Property tax relief credit
Updated information on STAR and property tax relief checks
Note: The Property tax relief credit has expired. Eligible homeowners received property tax relief checks in 2017, 2018, and 2019. However, by law, the program expired after 2019.
If you expect to receive a STAR credit check and have not yet received it, follow the steps below.
- Review your school property tax bill. (See examples.) If you received the STAR exemption on your bill, there is no further STAR or property tax relief benefit to receive this year. You are not eligible for the STAR credit in any year you receive a STAR exemption.
- See the STAR Check Delivery Schedule. If you did not receive the STAR exemption on your school tax bill, check the delivery schedule and follow any instructions provided.
To learn more about the STAR and former property tax relief credit programs? See our question and answer.
Preparing your income tax return?
The property tax relief credit has expired. However, if you were eligible for the credit in 2017, 2018, or 2019, but believe you did not receive it:
The property tax relief credit directly reduced your property tax burden if you are a qualifying homeowner. The amount of the credit is a percentage of your STAR savings.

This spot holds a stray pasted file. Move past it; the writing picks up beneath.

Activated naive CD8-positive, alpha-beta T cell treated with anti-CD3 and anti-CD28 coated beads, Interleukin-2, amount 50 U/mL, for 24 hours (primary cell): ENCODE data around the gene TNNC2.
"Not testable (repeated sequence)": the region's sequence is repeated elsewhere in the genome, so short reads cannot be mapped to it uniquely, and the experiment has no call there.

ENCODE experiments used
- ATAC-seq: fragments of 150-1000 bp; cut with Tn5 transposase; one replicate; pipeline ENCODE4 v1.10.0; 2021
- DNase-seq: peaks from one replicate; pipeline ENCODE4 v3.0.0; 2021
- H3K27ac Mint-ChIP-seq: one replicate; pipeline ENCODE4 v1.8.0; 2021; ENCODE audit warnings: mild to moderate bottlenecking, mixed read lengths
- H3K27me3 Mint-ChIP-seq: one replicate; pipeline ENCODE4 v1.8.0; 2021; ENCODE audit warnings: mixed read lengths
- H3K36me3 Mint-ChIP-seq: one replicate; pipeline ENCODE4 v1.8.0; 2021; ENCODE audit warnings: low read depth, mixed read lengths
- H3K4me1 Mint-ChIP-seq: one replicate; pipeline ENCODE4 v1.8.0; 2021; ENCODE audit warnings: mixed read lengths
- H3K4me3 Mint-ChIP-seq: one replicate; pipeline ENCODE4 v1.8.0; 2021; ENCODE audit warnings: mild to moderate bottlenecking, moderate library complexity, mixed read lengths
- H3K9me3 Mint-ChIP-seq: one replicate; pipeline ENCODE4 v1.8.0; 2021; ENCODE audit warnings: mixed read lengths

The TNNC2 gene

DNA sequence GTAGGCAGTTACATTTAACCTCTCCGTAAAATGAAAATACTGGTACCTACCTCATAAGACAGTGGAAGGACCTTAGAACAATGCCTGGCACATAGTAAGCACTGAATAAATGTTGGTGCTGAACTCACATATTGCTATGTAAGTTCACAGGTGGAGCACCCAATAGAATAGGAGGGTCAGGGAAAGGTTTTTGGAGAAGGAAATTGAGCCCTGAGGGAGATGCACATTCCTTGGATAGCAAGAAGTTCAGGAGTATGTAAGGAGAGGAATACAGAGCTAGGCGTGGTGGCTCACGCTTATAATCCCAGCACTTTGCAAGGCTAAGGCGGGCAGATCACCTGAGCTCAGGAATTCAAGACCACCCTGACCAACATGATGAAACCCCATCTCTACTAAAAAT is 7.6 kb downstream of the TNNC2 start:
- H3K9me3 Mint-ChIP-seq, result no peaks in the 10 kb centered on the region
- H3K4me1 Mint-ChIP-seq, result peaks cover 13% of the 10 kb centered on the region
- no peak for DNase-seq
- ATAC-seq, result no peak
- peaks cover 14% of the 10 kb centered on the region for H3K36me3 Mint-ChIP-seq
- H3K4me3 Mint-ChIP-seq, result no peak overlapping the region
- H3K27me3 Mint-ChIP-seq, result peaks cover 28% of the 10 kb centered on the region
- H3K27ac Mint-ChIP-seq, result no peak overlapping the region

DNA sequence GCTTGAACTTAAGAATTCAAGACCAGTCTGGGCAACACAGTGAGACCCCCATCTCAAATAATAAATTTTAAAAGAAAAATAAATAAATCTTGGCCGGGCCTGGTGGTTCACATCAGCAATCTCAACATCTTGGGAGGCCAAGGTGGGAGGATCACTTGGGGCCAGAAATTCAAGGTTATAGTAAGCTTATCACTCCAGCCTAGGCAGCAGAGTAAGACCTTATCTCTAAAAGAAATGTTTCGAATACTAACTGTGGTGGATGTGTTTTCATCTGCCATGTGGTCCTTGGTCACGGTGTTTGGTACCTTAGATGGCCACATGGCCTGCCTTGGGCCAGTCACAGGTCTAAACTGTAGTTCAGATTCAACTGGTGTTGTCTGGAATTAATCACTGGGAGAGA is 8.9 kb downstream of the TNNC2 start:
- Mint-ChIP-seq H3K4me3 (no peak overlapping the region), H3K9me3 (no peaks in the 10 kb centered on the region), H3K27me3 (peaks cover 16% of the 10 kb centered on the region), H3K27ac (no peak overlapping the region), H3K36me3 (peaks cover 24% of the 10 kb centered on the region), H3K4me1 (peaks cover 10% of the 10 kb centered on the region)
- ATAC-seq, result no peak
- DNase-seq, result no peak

To be eligible in a prior year, you must have:
- lived in a school district that is complying with the New York State property tax cap,
- been eligible for either the Basic or Enhanced STAR exemption or credit,
- had an income of $275,000 or less, and
- paid school property taxes for the applicable year.
Definition of income for property tax relief
For the property tax relief credit, income is defined as federal adjusted gross income (FAGI) from two years prior, modified so that:
- the net amount of loss reported on Federal Schedule C, D, E or F doesn’t exceed $3,000;
- the net amount of any other separate category of loss doesn’t exceed $3,000; and
- the aggregate amount of all losses doesn’t exceed $15,000.
For example, for the 2019 property tax relief credit, income eligibility is based on the 2017 tax year.
New York City residents
New York City is not subject to the tax cap and therefore, city residents aren’t eligible for this credit. If you are a New York City homeowner or renter, you may, however, be eligible for the New York City enhanced real property tax credit.